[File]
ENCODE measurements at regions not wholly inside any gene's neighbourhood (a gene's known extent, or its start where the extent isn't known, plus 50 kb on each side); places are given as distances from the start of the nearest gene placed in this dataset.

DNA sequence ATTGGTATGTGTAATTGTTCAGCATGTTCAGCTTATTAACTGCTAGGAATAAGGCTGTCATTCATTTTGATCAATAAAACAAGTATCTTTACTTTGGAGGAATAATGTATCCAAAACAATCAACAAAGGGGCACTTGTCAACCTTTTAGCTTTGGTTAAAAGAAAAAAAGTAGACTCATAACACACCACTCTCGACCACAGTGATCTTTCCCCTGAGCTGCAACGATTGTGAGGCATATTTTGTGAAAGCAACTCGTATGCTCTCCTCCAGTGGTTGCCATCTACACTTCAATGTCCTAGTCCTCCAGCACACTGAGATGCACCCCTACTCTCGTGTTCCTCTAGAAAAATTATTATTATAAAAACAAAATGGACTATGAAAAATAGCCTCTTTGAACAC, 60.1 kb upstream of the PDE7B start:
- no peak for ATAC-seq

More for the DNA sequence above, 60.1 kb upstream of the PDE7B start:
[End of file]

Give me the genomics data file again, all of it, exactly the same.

ENCODE measurements at regions not wholly inside any gene's neighbourhood (a gene's known extent, or its start where the extent isn't known, plus 50 kb on each side); places are given as distances from the start of the nearest gene placed in this dataset.

DNA sequence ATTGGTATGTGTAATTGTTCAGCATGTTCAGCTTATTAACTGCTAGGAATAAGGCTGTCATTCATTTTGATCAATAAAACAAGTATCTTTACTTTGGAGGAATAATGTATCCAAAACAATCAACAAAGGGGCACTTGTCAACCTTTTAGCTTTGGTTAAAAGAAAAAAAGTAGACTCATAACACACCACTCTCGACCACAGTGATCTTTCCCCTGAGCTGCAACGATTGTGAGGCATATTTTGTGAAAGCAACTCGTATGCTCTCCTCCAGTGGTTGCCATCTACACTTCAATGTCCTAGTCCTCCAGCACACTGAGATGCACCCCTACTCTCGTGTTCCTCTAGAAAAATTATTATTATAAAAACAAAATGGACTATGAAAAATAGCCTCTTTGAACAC, 60.1 kb upstream of the PDE7B start:
- no peak for ATAC-seq

More for the DNA sequence above, 60.1 kb upstream of the PDE7B start: